We understand the sex industry better when we approach it as highly intersectional, fluid, and subjective, rather than treating people and their experiences as fixed and homogenous (Mitchell 2015). Intersectional analysis moves beyond the essentialist notion that all members of a population are equally and automatically subordinate (or privileged) just because they occupy a particular social position (Berger and Guidroz 2009; Bowleg 2012; Rolin 2006). Just like everyone else, “a sex worker’s work life, personal life, family life, spiritual life, upbringing, and class background all interrelate and shape one another” (Handkivsky 2007; Mitchell 2015, 127). Despite this, we know very little about how family functions in the lives of male sex workers.

This story of a sex worker’s upbringing illustrates perceived degrees of . Regardless of class background, these echoed institutionalized (middle-class) notions of how children and parents should act and what children should be allowed or expected to do (Lachman and Weaver 1998). Those from working-class or otherwise less privileged backgrounds like Howie spoke of their hardships and how they adapted to or pushed against interpersonal stressors and structural violence. Howie, twenty-five, sells sex to older women that his brother sets him up with to pay for his addiction and repay his debts, including putting his girlfriend through university. His childhood fits with the mainstream images of the neighborhood he grew up in: one of the largest low-income housing complexes in the city of London (London Community Chaplaincy, 2017). This community consists of row housing built in the 1970s during a period of increased public housing spending by the federal government and is one of London’s seven rent-geared-to-income complexes administered by the city. The average income, as of 2015, is approximately CDN$15,000 a year, compared to the adjacent suburban community with an average income of about CDN$110,000 a year. This highlights an inner-city and suburb divide (Smuck 2015). The majority of these inner-city residents face the challenges of living in poverty daily. Many are single parents, working poor, and some are immigrants. Struggles with mental health, substance use, or abuse are common, and lack of food, crime, and financial insecurity are the norm. Howie tells his story:

All my uncles and my dad we were . . . in and out of jail doing dope their whole lives, so. It was inevitable, it’s just in the family . . . I found out my uncle was selling [hard drugs]. I was getting it dirt cheap, bringing it to school . . . one thing led to another, got kicked out of school, and . . . . When I was fifteen my dad got me and my brother our own place where he would pay the rent, but we had to cover groceries . . . [we started] robbing houses for food. My other cousin lived with us. (Howe, interview by author, July 9, 2014)

While those like Matt, with a lower-class background, felt the issues of his youth would be mediated if he had access to the perceived opportunities and choices available to the middle class:

I think that if I had money, I wouldn’t have been motivated to take [this] path. If I would have had more opportunities. If we weren’t—wouldn’t have been ghetto. If we would have had a house and a car. If I would have gone, like, in sports when I was a kid and been in clubs and made friends, you know, go on vacations and, you know, like that’s what normal kids do. They go on spring break with their parents, or they join like the soccer team and every Wednesday, mom has to take you and watch you not score a goal for an hour. You know, that’s what kids do. That’s what you see in the movies and media all the time, I never had that. I grew up, you know, playing, hanging out by myself, walking around the gulley, getting myself into trouble, you know, drinking and stuff like that. Like when I was a kid, I didn’t have a lot of opportunities or options. I feel like if my family was loaded, that I would have never been that desperate for money; I would have never had to go on welfare at fifteen years old, you know? I wouldn’t have sold sex. (Matt, interview by author, May 24, 2016)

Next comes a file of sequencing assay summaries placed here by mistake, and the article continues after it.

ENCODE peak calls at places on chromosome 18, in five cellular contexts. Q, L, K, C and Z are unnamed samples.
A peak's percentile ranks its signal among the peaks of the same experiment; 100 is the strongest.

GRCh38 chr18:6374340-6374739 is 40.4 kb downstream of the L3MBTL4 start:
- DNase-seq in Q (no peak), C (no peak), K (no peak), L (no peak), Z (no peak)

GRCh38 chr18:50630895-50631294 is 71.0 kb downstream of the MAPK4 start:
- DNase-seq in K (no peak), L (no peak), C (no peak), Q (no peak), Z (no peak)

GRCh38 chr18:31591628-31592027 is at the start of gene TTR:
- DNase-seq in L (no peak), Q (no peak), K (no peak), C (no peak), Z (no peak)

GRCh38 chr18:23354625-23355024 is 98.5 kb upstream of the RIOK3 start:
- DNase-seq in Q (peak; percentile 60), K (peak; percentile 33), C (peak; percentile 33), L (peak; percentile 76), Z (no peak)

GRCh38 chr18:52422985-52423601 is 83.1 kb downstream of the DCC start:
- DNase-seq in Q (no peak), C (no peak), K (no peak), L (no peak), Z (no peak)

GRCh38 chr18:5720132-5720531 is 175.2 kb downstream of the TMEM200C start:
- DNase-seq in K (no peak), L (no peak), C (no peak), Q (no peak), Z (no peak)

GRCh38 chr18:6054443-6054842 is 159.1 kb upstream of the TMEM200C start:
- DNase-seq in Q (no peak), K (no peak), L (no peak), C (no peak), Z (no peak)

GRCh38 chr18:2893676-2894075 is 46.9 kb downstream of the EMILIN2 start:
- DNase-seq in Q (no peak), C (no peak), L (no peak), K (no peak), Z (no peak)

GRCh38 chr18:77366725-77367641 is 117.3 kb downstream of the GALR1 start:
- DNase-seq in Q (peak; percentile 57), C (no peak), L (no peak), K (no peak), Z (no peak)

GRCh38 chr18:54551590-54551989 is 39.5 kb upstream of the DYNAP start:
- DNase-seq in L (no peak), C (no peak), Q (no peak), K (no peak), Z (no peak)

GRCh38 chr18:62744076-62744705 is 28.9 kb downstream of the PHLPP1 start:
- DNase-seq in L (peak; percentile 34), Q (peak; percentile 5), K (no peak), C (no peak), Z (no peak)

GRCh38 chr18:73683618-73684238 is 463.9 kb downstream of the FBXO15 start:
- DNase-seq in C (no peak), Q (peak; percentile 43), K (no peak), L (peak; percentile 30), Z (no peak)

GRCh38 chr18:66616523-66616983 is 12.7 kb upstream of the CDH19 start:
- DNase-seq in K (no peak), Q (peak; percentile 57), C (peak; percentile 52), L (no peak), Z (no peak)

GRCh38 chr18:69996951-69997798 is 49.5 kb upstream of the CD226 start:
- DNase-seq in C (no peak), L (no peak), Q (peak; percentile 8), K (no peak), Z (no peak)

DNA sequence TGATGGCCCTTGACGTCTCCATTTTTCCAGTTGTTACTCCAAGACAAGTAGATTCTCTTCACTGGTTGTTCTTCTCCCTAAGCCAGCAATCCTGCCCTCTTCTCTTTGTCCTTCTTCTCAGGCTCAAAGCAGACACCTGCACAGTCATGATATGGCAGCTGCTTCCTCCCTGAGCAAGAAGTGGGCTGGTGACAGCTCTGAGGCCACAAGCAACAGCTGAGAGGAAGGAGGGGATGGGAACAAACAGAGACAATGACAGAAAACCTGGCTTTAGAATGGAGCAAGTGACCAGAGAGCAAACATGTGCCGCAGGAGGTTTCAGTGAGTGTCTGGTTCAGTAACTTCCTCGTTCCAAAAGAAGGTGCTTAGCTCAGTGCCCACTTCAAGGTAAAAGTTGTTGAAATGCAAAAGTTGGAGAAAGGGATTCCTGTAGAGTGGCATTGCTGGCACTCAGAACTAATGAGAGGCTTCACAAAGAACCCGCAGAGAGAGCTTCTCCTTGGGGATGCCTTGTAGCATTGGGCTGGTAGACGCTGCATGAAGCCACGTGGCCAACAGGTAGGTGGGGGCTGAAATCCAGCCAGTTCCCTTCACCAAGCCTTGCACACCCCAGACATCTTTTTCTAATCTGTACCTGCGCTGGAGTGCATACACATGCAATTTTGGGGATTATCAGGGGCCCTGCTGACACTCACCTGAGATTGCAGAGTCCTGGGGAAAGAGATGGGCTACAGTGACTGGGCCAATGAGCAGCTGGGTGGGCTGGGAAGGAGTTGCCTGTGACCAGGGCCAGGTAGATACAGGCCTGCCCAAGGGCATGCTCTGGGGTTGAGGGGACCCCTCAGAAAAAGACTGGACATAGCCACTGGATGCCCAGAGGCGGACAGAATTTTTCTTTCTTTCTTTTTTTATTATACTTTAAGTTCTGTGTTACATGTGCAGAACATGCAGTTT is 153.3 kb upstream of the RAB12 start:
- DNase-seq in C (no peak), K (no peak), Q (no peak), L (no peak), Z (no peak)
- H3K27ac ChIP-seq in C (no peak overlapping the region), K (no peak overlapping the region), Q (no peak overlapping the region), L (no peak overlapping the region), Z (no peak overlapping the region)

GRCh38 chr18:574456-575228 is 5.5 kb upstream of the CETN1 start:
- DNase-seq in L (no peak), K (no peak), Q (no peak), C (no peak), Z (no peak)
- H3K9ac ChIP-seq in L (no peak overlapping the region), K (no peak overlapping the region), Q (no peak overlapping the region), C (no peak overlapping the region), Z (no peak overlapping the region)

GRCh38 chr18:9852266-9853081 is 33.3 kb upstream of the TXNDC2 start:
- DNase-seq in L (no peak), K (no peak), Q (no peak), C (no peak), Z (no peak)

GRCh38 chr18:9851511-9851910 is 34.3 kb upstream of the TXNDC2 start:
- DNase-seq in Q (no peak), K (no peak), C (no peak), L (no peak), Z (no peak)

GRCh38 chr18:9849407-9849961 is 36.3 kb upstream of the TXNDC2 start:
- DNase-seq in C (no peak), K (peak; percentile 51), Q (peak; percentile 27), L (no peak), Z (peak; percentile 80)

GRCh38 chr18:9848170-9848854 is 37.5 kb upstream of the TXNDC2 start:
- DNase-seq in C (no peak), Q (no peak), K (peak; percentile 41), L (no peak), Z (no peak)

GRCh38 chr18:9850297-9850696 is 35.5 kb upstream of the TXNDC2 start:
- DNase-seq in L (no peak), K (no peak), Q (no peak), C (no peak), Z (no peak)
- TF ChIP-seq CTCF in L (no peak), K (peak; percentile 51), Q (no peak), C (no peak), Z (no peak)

The culture of the Canadian middle class is consistent with ideals of being able to make choices, pave our own paths, and voice our ideas and opinions. For individuals from this background, these norms are often taken for granted, and they had little to say about their pasts. They tend to live in a relatively certain world where their basic needs are met; food and shelter are rarely an issue. Some of these expectations include fulfilling employment, educational opportunities, the supports of family, and recreational pleasures, while clean water, abundant food options, and ample lodging are taken for granted regardless of age (Kohn 1969; Miller, Cho and Bracey 2005).

Coming Out

Regardless of upbringing, mental illness, sexual abuse, substance use disorders, and coming to terms with one’s sexuality permeated all backgrounds. While London tries to maintain an image that equates certain local industries like the biosciences and education with cosmopolitanism and tolerance (Bradford 2010), other dominant sectors such as finance, manufacturing, and military-industrial have been associated with , masculinized, and sometimes homophobic work cultures and environments (Lewis et al. 2015; McDowell et al. 2007). Located within a socially conservative regional Bible Belt, London does act as a magnet for younger, rurally situated LGBT people moving from homophobic environments (Bruce and Harper 2011). Despite this, there is a small LGBT public presence and lack of LGBT-oriented services, so the city serves as a transition to larger cities like Toronto where these supports exist (Lewis et al. 2015).